SHAFAQNA – International sanctions have yet to be lifted on Iran, but Western oil executives this past week showed an appetite for doing business there at a stately hotel a few blocks from the Danube River.
A little-publicized conference, the South Caspian Region Petroleum & Energy 2015 Summit, drew energy executives from Houston and London to Vienna where they shared coffee and cake with Iranian government officials on Tuesday and Wednesday.
The presence of Western oil officials at an Iran-focused conference points to the shaping of a new business landscape in the Persian Gulf country with the prospect that economic sanctions could be lifted sometime this year.
Iran and a group of Western nations led by the U.S. agreed this month to a political framework for lifting a crippling set of sanctions tied to the country’s nuclear program. A final deadline for an agreement has been set for June 30, one sticking point being a timetable for lifting the sanctions.
Western executives have maintained clandestine contacts with Iranian energy officials, and that isn’t illegal. But it is still viewed as a sensitive matter.
“Energy companies are clearly interested in Iran,” said Peter Harrell, a former top sanctions official at the U.S. State Department and now a principal at consultancy Prospect Global Strategies LLC.
A spokesman for British oil-services company Amec Foster Wheeler said, “We don’t have operations in Iran. We might be interested in opportunities in Iran of and when sanctions are lifted.” A Chevron spokeswoman said, “We always act in compliance with current laws and regulations.”
Since the tentative agreement was unveiled, U.S. officials, including Treasury, have been doing a series of off-the-record calls and briefings for the business community with the message that it is too early to actively engage Iran, according to a person familiar with the calls. A spokeswoman for the U.S. Treasury Department declined to comment.
Still, some of the secrecy has relaxed in recent weeks.
“Before, when I met Iranian officials in Tehran, I had to introduce myself as ‘company-X’” for fear of leaks, said one Western European oil official at the Vienna summit.
At this conference, he said, “I finally could say who was my employer.”
For Tehran, the conference represented a chance to promote its vast resources. It holds the world’s fourth-largest crude oil reserves and the second for natural gas in fields that are cheaper to exploit compared with options in the U.S. that require hydraulic fracturing technology.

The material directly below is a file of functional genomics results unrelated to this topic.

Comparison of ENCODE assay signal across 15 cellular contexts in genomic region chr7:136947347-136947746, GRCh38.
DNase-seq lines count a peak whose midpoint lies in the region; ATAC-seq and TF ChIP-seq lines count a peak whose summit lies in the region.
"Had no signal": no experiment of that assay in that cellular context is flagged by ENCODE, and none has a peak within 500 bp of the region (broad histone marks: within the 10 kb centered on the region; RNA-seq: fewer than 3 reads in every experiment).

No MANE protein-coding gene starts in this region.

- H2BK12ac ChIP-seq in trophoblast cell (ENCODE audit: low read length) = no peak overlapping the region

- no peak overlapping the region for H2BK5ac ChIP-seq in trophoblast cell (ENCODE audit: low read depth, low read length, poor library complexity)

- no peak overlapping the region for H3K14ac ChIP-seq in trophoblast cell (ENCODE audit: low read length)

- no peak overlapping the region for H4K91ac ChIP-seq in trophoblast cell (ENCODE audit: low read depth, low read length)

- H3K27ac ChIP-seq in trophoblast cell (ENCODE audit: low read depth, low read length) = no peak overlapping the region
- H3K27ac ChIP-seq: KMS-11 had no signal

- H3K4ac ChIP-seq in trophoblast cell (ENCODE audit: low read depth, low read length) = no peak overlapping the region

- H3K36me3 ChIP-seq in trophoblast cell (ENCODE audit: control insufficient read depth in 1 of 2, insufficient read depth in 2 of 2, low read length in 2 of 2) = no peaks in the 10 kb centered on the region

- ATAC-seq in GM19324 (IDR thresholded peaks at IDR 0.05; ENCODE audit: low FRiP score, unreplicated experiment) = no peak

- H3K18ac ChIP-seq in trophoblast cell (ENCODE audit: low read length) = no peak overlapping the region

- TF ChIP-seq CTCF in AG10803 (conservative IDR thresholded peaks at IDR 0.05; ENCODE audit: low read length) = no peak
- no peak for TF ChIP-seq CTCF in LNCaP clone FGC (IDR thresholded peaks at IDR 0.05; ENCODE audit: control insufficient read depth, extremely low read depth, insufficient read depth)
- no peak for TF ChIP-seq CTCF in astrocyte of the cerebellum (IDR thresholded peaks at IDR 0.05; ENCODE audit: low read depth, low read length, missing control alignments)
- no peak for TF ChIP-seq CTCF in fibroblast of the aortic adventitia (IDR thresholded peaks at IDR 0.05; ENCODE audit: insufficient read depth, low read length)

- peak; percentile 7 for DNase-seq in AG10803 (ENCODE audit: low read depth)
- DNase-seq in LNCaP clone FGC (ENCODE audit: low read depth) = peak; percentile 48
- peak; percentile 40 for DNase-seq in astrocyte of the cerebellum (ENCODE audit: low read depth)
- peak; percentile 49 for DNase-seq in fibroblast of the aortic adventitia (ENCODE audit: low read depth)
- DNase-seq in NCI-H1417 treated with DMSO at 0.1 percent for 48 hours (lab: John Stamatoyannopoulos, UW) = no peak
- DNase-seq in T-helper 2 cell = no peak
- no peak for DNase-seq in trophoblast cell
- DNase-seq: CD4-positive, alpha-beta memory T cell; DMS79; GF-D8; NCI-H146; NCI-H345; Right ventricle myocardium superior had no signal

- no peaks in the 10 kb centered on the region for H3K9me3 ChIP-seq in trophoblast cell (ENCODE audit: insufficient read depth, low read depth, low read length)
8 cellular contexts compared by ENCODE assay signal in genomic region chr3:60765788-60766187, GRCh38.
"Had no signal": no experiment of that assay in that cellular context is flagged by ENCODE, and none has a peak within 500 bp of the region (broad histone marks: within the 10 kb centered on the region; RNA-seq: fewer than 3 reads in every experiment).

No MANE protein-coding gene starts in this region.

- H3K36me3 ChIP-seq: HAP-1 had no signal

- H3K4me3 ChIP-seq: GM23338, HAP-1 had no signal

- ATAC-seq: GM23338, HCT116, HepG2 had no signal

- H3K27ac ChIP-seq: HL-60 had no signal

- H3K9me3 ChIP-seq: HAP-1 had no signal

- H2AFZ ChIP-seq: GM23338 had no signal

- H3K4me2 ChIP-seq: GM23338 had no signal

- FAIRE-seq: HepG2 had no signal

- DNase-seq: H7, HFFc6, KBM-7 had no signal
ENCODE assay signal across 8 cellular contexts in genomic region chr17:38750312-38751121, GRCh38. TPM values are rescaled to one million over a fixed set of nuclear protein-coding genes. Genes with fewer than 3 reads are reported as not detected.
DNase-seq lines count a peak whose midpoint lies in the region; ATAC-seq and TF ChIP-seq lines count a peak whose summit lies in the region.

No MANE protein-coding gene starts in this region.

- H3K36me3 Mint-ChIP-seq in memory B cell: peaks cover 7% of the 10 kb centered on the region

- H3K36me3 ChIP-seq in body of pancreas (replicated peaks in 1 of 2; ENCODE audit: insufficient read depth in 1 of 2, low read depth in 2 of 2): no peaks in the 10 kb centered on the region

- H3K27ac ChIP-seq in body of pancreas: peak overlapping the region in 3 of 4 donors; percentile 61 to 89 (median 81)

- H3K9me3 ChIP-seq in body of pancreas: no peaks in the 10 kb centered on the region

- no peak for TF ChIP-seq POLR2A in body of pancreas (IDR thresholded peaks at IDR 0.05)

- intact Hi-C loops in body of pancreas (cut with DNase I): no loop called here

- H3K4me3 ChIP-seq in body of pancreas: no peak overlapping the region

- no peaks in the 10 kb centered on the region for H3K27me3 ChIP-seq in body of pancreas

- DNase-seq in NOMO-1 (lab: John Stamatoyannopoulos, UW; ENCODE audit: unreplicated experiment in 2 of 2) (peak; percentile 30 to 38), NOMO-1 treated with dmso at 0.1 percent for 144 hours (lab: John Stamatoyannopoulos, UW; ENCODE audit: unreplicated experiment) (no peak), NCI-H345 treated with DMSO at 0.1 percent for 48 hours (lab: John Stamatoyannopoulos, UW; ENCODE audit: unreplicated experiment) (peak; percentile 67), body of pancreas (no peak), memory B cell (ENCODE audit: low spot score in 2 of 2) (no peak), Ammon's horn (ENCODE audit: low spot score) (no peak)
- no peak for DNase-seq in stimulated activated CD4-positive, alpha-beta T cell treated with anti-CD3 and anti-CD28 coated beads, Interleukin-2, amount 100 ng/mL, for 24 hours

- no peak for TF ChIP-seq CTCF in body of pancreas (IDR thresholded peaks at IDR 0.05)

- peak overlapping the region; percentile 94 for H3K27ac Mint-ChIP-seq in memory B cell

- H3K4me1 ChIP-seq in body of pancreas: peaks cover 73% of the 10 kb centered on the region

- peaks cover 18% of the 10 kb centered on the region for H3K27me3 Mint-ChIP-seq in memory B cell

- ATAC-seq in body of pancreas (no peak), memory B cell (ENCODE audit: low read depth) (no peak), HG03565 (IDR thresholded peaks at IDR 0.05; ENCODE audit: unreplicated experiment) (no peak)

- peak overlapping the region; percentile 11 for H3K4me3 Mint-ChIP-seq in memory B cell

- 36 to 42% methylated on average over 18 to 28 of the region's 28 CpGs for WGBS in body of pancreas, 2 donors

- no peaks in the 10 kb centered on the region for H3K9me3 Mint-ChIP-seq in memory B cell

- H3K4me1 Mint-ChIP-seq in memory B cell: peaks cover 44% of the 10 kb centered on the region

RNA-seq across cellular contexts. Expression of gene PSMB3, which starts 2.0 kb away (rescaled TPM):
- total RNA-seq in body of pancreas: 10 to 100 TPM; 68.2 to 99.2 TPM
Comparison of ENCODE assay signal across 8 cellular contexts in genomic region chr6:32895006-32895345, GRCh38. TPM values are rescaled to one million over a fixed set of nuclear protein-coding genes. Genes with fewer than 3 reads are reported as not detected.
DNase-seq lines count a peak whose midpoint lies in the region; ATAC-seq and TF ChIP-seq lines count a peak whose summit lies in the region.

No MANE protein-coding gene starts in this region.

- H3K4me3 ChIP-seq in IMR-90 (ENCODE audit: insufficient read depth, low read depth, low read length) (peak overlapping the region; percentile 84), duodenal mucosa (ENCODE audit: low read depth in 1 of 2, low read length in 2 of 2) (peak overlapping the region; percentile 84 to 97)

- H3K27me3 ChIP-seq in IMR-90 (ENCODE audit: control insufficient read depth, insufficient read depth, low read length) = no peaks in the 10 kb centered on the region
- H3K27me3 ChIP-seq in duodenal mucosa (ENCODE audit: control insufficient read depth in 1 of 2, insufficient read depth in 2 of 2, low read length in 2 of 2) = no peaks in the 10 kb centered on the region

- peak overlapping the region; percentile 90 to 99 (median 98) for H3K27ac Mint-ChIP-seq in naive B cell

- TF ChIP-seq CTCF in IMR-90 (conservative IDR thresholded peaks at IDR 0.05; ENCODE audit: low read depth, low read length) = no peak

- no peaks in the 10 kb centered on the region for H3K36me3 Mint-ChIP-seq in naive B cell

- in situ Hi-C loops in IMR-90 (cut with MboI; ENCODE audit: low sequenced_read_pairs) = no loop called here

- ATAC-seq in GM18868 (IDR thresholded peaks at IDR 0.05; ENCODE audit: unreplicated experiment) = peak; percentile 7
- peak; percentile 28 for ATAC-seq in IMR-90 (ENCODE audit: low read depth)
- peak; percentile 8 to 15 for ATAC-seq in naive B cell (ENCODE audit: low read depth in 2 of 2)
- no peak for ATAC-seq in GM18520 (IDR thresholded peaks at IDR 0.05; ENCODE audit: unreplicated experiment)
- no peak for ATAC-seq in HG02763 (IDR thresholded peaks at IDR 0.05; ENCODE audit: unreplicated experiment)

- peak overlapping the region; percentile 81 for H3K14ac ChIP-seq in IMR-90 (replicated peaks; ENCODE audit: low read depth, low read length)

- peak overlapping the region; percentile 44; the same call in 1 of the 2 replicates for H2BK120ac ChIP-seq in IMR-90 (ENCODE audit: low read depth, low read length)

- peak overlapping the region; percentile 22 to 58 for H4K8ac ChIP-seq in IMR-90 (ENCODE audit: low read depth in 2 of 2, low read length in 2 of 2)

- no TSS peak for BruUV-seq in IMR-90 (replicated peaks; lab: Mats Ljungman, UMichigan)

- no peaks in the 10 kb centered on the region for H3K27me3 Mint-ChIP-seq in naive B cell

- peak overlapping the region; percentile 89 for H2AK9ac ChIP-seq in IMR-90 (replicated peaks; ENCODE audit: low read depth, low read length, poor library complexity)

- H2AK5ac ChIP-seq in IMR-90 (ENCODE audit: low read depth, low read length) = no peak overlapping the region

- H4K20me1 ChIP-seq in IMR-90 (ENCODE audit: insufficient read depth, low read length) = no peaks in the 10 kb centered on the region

Iran also needs Western technology, know-how and buyers. Since the last Western oil companies left in 2010, Iran’s oil production has fallen by 27% to 2.7 million barrels a day.
Lola Bourget, a spokeswoman for the conference, said its focus wasn’t exclusively on Iran and noted that there were discussions about other Caspian countries such as Azerbaijan. The event was closed to the news media.
“This was a business-to-business meeting allowing experts to network,” Ms. Bourget said, adding that it wasn’t publicized because organizers considered it not relevant to the media.
Speaking outside the conference, Western oil officials said they were still unsure how attractive doing business in Iran will be. Previous terms offered by the Islamic Republic were so tough that most Western companies were unable to recoup their costs, though new contracts are being written. Some Western officials are still reeling from their past experience with Iran’s punctilious bureaucracy.
But the Vienna summit, held in the Palais Hansen Kempinski Hotel, provided an opportunity for conversations between Iran and the West.
In the lobby, a group of Western oil executives and an Iranian oil official held forth over silvery teapots and fine china under a giant chandelier. A European executive pulled out a printed Power Point presentation touting his company’s technological prowess in extracting heavy oil. He said it would suit aging onshore oil fields Iran is planning to offer to investors in September.
The Iranian official responded that his country was more interested in technologies for developing light oil. The company could offer that too, the executive said.
The exchange was hardly clandestine, taking place within earshot of tuxedo-clad hotel staff.
Still, the executive, in an interview retelling the conversation, didn’t want to go on the record with his name and company.
“We want to remain welcome everywhere,” he said.